PORTLAND, Ore. -- Data from an ongoing study designed to explore the biologic and clinical activity of cancer immunotherapy sipuleucel-T, or Provenge, in patients with early stage recurrent prostate cancer who have a rising serum prostate specific antigen (PSA) level, but who have not yet developed metastatic disease will be presented by Oregon Health & Science University Cancer Institute researchers.
The study showed that sipuleucel-T did not significantly delay the time it took for a patient's PSA to reach a value of 3 ng/ml, the primary endpoint of the study, but it did show a prolongation in prostate-specific antigen doubling time (PSADT). In addition, there was a trend observed in slowing the time to metastatic disease for patients who received sipuleucel-T compared with those who received placebo, but this early trend did not reach statistical significance. The findings will be presented Saturday, June 2, at 8 a.m. (CDT) at the 43rd Annual Meeting of the American Society of Clinical Oncologists (ASCO) in Chicago.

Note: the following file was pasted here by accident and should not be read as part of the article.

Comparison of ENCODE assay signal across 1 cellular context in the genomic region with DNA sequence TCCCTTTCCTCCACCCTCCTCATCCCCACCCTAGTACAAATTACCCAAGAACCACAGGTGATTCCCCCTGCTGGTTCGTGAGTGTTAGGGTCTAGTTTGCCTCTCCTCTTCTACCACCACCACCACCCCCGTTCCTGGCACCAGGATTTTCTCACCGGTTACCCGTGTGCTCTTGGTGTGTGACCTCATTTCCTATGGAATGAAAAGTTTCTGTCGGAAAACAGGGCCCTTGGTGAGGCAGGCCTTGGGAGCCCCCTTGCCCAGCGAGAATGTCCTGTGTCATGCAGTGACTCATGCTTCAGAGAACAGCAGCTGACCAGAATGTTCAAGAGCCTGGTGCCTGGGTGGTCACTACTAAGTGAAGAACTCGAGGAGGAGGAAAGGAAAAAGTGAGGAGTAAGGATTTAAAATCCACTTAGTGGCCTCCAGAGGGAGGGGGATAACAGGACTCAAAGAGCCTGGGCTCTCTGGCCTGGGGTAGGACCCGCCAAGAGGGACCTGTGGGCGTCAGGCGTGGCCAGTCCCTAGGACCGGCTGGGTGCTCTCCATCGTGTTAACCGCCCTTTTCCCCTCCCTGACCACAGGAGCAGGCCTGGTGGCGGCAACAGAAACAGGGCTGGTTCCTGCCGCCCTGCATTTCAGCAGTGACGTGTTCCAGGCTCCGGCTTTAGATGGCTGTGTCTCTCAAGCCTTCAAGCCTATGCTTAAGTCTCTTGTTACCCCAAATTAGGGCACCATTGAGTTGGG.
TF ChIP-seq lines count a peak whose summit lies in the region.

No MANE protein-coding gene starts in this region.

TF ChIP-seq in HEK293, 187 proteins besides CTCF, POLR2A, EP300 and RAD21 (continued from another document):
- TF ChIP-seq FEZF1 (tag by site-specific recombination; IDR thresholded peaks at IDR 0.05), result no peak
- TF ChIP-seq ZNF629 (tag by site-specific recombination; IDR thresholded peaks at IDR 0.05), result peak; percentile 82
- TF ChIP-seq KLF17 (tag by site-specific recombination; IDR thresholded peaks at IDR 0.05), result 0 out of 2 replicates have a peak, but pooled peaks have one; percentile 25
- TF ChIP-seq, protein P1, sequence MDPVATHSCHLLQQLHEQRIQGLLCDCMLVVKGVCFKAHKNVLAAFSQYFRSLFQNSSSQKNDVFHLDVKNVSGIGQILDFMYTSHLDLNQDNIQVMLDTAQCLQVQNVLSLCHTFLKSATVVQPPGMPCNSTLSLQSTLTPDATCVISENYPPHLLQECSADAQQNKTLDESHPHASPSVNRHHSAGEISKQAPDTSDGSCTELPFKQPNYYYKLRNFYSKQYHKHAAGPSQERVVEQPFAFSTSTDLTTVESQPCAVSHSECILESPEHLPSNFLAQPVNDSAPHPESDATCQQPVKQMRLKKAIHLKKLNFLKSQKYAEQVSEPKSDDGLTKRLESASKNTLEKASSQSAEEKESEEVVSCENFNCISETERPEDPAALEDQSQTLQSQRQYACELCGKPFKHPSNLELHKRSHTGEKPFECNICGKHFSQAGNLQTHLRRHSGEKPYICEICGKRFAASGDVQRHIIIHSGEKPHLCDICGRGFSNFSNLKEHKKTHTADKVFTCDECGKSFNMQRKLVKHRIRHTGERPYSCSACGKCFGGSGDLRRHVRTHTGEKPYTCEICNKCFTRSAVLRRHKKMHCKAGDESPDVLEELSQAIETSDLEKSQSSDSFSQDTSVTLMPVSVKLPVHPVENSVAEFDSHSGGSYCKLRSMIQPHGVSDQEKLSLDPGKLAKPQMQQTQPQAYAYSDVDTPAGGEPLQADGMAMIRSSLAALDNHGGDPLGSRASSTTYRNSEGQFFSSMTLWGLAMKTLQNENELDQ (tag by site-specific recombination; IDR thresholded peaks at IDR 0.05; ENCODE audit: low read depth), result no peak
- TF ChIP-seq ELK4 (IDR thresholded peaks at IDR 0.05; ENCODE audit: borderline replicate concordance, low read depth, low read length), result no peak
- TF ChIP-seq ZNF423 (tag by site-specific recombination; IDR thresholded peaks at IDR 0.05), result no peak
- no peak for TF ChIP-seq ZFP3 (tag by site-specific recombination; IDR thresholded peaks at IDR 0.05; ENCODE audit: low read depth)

"While there was no delay in the time to PSA recurrence, we did observe a slowing in the rate of rise of serum PSA in exploratory analyses. Additional follow-up is needed to determine if this effect on PSA will translate into patient benefits," said Tomasz Beer, M.D., lead investigator, director of the Prostate Cancer Research program at the OHSU Cancer Institute; and associate professor of medicine, (hematology/medical oncology) OHSU School of Medicine.
The ongoing trial, known as P-11, is a double-blind, multi-center, randomized, placebo-controlled study involving 176 men, all of whom had prostatectomies and then had recurrent cancer as detected by a rise in the serum tumor marker, PSA. After three months of hormone therapy, 117 men received sipuleucel-T and 59 received placebo.
Sipuleucel-T was found to have a favorable safety profile. The most common side effects seen more commonly in sipuleucel-T-t
Contact: Christine Decker
Oregon Health & Science University